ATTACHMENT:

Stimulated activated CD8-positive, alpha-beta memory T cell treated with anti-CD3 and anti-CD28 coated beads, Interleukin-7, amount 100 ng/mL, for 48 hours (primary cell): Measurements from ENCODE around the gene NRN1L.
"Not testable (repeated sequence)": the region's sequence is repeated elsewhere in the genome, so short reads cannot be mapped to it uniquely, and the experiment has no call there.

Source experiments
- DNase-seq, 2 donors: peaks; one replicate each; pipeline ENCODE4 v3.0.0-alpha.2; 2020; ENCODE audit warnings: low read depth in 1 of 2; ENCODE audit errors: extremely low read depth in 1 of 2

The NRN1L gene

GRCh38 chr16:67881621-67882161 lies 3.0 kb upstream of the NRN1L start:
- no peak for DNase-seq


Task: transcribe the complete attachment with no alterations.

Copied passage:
Stimulated activated CD8-positive, alpha-beta memory T cell treated with anti-CD3 and anti-CD28 coated beads, Interleukin-7, amount 100 ng/mL, for 48 hours (primary cell): Measurements from ENCODE around the gene NRN1L.
"Not testable (repeated sequence)": the region's sequence is repeated elsewhere in the genome, so short reads cannot be mapped to it uniquely, and the experiment has no call there.

Source experiments
- DNase-seq, 2 donors: peaks; one replicate each; pipeline ENCODE4 v3.0.0-alpha.2; 2020; ENCODE audit warnings: low read depth in 1 of 2; ENCODE audit errors: extremely low read depth in 1 of 2

The NRN1L gene

GRCh38 chr16:67881621-67882161 lies 3.0 kb upstream of the NRN1L start:
- no peak for DNase-seq